I don’t like authority. I’ve always been this way. And apparently, the apple doesn’t fall far from the tree. My kids don’t take well to it either. Some may see this as karmic justice. I’d put forth those individuals don’t comprehend what karma actually means.
My little anti-authoritarians, as I sometimes like to call them, are a reminder to me that questioning authority is a healthy exercise in understanding the principles and values system from which we, as a culture and as a society, including the familial structure, are brought forth in.
There are times, often, I must turn my head to smile when they disobey my request.
“Ah,” I think of the little boogers. “You are strong on your own two feet. This will treat you well as you grow. Now come take a bath.”
We often exclude children in this molding of cultural norms and expectations despite children being the most naturally gifted inquisitors known to our species. You could say their favorite letter in the alphabet is Y (why).
We justify our authority by giving it names like respect and civility. Though we may not outright state it, when we speak, our expectation is our children should listen to us always. Why? Because we’re adults, we’re parents, so we’re supposedly smarter. Wiser. Respect my authority. Do what I say. Why? Because I said so. No need for questions.
Yet respect is a two-way street authoritarian voices rarely travel. Listening is an alleyway only the receiver is backed up against. Furthermore, an authoritarian voice or request is not the equivalent of an authoritative voice or request. They are different, though confused repeatedly by the authoritarian. One is based on control, the other on mutual respect and warmth.
This is my default thinking. When someone tells me what to do, my natural instinct isn’t simply to do the opposite. It’s to question whether the directive is valid.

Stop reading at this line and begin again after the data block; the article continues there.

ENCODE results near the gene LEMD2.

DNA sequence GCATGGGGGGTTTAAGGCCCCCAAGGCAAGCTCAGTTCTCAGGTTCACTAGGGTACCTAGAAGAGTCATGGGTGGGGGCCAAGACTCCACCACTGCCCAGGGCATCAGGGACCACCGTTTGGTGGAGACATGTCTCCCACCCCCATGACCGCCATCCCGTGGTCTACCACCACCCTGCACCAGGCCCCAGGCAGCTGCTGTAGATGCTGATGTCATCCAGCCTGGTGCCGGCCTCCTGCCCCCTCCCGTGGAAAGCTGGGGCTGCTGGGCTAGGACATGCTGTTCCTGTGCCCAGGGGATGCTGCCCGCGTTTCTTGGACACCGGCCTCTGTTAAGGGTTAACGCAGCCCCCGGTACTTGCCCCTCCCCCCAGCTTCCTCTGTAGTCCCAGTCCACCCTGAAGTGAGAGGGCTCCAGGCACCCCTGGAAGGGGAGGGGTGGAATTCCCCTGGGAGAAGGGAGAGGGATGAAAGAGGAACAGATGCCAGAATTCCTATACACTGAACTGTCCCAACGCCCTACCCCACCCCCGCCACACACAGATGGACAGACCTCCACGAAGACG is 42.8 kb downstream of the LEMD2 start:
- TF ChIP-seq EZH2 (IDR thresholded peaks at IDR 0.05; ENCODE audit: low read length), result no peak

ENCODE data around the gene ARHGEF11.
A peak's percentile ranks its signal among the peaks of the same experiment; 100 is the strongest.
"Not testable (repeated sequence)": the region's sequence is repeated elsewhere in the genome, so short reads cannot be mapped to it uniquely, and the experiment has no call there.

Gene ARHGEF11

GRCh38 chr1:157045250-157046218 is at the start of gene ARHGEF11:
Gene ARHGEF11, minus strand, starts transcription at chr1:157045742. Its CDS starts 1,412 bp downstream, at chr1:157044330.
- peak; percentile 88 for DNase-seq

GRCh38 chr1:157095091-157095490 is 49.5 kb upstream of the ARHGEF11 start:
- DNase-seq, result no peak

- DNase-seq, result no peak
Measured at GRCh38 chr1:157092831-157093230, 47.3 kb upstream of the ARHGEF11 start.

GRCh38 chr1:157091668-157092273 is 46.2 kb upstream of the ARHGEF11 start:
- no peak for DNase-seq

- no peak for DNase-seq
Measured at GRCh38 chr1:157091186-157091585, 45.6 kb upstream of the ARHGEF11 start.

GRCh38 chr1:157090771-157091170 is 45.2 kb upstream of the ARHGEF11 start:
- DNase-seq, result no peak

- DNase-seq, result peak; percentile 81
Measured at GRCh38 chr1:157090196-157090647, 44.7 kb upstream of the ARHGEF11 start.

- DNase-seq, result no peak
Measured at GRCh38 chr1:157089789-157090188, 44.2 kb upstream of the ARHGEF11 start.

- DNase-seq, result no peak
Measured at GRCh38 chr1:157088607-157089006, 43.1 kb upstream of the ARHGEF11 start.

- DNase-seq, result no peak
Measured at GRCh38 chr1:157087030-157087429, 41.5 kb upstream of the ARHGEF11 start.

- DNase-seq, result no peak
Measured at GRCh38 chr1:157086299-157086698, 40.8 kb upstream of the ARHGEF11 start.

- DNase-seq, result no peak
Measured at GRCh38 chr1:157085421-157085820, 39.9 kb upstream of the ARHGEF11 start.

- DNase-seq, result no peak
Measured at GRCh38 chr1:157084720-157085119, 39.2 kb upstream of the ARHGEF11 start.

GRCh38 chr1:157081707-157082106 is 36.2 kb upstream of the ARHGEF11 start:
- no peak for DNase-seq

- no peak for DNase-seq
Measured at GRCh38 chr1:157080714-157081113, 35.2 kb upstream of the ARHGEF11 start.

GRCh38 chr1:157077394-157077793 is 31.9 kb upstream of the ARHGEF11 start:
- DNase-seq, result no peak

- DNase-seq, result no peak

You’re telling me x, but is x what I want/need, is it beneficial to us both, or is it merely for the benefit of your ego and need for control? Is there a middle way or is it your way or the highway?
Doing the opposite for the sole purpose of doing the opposite has less to do with being anti-authoritarian and more to do with simply being an unprincipled antagonist. For children, it’s important to explore boundaries and to develop a firsthand comprehension of the principles at play. It’s how children learn.
When my children are kicking the soccer ball in the yard and it’s time to come in and get ready for bed, our starting points are polar opposites at that moment in time. Mine is to secure them indoors to wind down for the day. Theirs is to continue having fun and play. I am tired. They are full of energy.
When I ask them to come in, their interpretation is I’m raining on their fun. How in the world could I ask them to stop? Plus, the sun is still up.
An authoritarian parent responds, “Now.”
An authoritative parent concedes, “Five more minutes, and that’s it. You need to get plenty of rest for tomorrow.”
Children don’t learn that four equals four because you tell them. They learn by putting two and two together. You can teach them this lesson and allow them to question the why behind these principles; or, you can choose not.
As for my little anti-authoritarians, I’m okay with a little disobedience if it means they are thinking for themselves. A healthy dose of questioning is good. It keeps me in check. So long as it doesn’t hurt them badly, it’s a concession I need to consider.
Children that stop questioning become teenagers who don’t question who become adults who don’t question. They bow to peer pressure. They fall in line even when the line is walking toward the edge of a cliff. It’s too late then to ask for an about-face.
They believe inaction will magically right wrongs. They believe authoritarianism is strength when it is little more than preying on weakness. As a society we should never lean into the acceptance of authoritarian voices. Nor should we teach our children through our own example this is okay.
If anything, we should learn from our little anti-authoritarians. It seems like more and more each day, they, not us, are able to recognize the elementary difference between right and wrong, and ask, “Why?”